Authorlink: Did you write the book from your own experience or..?

    Underdown: There are parts of the book that are written directly from my own experience [and parts where] I contacted several dozens authors and illustrators and editors and agents that I know and asked them questions.
  I also more formally interviewed some editors [because] I wanted to give people a sense of what editors are like. We're not these gods up on a podium somewhere. We're people who love books and working with creative people.
   Authorlink: Let's talk about ipicturebooks. You're a guy who's worked for some very traditional publishers. Did you ever dream say, two years ago, that you would be doing e-books?

  Underdown:  No. The initial impetus was a very personal one. I was simply tired of commuting to Boston. I took the job at Charlesbridge [in 1997] on the understanding that I was not willing to move to Boston and that we would work out some kind of commuting arrangement. We did, and that was fine, but I was the head of the trade division, editorially, at Charlesbridge and I had staff. I had to be in the office [more than part-time to be effective].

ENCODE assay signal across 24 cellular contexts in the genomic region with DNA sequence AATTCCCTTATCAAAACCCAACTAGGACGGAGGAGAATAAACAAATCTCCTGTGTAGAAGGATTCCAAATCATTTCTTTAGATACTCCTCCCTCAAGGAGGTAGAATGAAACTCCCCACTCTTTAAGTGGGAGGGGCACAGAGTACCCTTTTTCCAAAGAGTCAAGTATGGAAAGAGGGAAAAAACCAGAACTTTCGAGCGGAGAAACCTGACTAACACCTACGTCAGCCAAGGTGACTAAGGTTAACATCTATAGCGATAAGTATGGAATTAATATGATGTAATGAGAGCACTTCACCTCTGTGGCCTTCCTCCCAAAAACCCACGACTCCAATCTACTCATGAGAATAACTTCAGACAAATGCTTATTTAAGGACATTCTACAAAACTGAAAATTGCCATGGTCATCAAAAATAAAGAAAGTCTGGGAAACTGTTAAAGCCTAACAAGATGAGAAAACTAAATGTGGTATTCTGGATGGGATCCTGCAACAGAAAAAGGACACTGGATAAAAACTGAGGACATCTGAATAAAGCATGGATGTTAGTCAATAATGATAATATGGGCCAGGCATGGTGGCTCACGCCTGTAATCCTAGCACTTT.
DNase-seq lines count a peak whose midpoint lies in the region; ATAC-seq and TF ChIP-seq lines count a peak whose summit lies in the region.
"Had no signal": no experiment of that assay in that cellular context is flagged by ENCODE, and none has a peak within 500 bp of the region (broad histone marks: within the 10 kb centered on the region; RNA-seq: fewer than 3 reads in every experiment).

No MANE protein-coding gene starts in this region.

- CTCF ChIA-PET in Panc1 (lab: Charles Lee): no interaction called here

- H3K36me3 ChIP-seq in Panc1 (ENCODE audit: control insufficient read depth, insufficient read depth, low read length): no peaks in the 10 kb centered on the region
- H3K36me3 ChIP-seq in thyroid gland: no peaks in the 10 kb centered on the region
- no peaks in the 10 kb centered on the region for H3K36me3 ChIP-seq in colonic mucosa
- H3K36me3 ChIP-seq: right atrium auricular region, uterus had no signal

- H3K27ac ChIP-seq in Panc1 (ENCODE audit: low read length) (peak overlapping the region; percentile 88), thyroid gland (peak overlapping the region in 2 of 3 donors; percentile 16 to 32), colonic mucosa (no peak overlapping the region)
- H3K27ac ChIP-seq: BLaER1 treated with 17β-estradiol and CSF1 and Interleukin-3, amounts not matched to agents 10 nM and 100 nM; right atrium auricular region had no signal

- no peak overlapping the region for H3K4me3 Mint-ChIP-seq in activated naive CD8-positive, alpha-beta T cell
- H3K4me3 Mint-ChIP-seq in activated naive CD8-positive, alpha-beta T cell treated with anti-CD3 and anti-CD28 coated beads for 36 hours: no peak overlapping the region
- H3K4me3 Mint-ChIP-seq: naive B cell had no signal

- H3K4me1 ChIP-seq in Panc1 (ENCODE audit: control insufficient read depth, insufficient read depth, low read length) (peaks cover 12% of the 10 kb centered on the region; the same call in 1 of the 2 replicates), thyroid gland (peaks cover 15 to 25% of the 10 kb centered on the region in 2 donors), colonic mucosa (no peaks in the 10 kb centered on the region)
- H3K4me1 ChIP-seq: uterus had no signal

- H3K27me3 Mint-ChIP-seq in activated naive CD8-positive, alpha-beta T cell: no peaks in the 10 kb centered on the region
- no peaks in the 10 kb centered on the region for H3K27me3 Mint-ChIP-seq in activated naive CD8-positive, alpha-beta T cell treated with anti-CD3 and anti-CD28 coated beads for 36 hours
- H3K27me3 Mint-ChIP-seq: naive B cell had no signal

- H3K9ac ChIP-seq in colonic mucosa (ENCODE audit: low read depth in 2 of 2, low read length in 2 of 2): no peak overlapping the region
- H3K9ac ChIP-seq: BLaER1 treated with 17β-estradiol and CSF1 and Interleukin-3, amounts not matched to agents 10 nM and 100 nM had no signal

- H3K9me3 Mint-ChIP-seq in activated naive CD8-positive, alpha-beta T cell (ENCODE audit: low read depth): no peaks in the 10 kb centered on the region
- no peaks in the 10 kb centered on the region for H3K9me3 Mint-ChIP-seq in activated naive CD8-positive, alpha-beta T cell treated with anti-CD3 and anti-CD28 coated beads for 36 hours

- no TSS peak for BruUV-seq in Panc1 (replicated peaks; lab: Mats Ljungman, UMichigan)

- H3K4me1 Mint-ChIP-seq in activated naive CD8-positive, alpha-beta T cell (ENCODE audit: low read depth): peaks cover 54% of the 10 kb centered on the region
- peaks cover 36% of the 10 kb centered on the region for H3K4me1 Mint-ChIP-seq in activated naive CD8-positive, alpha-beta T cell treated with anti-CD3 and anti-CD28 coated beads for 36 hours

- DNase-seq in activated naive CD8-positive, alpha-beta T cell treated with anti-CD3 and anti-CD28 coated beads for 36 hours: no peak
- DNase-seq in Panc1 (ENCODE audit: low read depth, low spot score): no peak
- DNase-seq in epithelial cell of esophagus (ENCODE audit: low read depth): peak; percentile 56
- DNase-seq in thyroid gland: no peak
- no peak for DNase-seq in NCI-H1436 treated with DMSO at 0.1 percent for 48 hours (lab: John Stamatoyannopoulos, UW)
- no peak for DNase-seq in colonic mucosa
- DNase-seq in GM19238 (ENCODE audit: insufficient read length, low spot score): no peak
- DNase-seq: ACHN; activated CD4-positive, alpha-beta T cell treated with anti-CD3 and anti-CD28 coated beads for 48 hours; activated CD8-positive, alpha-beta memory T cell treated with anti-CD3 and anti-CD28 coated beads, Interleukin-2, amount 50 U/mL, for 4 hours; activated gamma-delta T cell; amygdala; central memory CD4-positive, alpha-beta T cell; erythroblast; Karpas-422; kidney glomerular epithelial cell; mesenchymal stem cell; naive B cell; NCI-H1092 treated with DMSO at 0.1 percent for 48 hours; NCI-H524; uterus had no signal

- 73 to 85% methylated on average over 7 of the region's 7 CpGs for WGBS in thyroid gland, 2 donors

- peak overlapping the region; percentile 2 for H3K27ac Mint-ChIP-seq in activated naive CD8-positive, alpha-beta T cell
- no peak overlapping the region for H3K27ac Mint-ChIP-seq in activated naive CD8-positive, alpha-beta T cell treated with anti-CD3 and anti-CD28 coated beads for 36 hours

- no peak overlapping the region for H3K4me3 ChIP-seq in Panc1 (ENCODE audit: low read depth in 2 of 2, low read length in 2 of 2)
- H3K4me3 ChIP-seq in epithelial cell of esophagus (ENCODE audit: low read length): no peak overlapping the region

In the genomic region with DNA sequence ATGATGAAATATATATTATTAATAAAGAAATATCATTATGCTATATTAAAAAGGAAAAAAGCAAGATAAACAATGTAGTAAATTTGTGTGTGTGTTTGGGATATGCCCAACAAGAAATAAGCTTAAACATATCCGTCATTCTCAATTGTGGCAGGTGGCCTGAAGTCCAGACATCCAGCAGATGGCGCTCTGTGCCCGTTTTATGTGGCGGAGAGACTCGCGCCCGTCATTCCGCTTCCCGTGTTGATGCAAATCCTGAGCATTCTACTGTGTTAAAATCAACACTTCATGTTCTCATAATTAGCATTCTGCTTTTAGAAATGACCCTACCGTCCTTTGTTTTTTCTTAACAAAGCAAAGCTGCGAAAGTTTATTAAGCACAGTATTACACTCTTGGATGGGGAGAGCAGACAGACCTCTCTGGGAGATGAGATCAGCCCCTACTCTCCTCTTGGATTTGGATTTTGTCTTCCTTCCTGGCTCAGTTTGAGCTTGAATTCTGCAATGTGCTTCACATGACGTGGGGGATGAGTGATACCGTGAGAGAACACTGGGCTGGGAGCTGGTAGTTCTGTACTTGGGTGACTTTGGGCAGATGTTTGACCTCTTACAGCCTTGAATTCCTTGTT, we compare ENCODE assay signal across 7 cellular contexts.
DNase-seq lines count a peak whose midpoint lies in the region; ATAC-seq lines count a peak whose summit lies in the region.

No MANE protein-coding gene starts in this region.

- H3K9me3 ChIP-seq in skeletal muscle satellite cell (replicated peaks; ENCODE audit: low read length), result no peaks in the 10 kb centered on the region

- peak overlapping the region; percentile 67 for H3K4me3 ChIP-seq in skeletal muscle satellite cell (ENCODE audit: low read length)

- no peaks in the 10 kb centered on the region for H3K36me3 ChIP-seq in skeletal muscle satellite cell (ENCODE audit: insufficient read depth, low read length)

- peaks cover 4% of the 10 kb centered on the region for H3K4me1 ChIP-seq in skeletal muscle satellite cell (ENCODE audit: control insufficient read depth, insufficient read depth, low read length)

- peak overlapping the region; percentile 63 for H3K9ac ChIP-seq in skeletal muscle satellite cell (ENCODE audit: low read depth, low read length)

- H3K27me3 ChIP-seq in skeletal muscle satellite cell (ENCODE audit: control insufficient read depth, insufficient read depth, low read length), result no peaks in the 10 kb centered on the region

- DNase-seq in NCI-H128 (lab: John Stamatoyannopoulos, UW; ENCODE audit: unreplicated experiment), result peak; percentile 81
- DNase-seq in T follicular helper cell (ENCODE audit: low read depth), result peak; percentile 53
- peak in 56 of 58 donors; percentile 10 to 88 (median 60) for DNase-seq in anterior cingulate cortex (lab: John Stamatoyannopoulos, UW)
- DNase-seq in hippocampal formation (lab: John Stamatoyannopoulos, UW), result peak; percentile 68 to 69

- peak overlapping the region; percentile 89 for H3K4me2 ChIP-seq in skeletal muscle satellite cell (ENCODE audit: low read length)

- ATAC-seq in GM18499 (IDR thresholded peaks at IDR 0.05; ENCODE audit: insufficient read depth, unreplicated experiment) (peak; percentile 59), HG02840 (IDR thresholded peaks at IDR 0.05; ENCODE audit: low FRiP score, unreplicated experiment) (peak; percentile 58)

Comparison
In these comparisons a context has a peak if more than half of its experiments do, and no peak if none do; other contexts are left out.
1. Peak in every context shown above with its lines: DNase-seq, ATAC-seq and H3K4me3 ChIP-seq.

So, I started looking around New York for work. It became pretty apparent that opportunities, at least at my level, were pretty limited at the traditional publishers. I found out, though, through people I knew, about ipicturebooks. I was told they were looking for an editorial director and they wanted someone with publishing experience. So I called Byron Preiss and talked to him.

  Authorlink: And?

  Underdown: First, you need to know that I am still editing print books. They are part of our program, and so I haven't completely left the "traditional" world.

  One thing that interested me about ipicturebooks is that a lot of the business is about converting existing books into e-format and finding good out-of-print books and putting them back into print, in effect, electronically. As an editor, I've seen books that I've edited go out of print. It's frustrating. I don't like to see that happen. I also thought it was very interesting to think about what you could do with e-publishing beyond just straight conversion of a book into straight electronic format.